Why would Santa be the only reason to tidy up misplaced toys and why would I think that it is in anyway okay to threaten my 6 year old with the absence of this jolly man?

Why is Christmas all about being “good” for a month in the hope of receiving presents? My disdain for this need to be good for a month is almost as high as it is for that ridiculous and annoying Elf on the Shelf.

Oh yes, sorry everyone. I am most definitely not a fan and I can almost hear the screams of many a Pinterest mummy as they try to hold back the shock.

Don’t get me wrong, I can see how it can be used in the cutest of ways with a funny little elf pulling laugh inducing tricks and being generally cheeky, but think about this: Would you let your children get away with some of the tricks this mischievous piece of plastic pulls, or does Santa only give the elf a free card to be a little brat for 25 days whilst our children are not allowed a ‘get out of jail free’ card to have one single bad day? Oh no, if your child covered the tree with toilet paper or made a mess with sprinkles on the kitchen table, they would get a letter from Santa threatening the “Naughty List” but Buddy the Elf? He is only being ‘mischievous’.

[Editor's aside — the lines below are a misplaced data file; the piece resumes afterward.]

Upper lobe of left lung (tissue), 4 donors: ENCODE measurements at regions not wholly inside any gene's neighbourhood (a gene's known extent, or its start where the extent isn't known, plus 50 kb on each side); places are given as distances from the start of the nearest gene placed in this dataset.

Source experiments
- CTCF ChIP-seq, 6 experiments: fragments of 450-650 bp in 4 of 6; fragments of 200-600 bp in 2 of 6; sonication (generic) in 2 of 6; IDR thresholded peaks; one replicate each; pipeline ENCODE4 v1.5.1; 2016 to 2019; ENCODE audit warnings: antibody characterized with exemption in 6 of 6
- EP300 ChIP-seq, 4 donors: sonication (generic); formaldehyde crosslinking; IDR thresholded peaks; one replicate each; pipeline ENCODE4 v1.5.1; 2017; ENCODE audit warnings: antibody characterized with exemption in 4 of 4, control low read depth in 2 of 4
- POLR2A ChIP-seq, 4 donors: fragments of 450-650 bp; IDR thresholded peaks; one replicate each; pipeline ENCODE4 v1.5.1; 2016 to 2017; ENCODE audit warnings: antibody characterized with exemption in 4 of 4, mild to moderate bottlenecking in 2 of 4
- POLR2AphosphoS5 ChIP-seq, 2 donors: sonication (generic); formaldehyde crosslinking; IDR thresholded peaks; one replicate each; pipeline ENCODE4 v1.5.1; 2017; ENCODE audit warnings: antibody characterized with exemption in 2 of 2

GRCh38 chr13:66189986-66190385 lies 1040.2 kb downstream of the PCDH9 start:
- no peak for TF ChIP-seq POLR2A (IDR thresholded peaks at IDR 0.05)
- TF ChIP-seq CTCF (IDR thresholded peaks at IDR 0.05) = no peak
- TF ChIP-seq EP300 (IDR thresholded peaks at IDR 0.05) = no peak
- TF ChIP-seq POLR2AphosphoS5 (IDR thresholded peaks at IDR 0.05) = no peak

But it is not the hypocrisy that bothers me so much, it is the fact that the Elf seems to be being used in a pretty depressing way which frankly will only lead to children feeling anxiety and associating December with stress and fear.

This cheeky red-faced little imp is used to make children fearful of displaying human behaviour.


I saw a mum whose elf had written a message to her 4 year old child, in short it said that as the girl had been “naughty” chewing with her mouth open the elf was going to report back to Santa and that was strike 1.

Seriously Lady? What are you going to use to make your daughter chew with a closed mouth the other 11 months of the year? Will you threaten her with the tooth fairy next?

And just for the record, a child is never naughty. The behaviour they exhibit, yes, but not the child. Labeling the child with negative terms is unhealthy and who would want a child to have a negative label following them about for the rest of their life?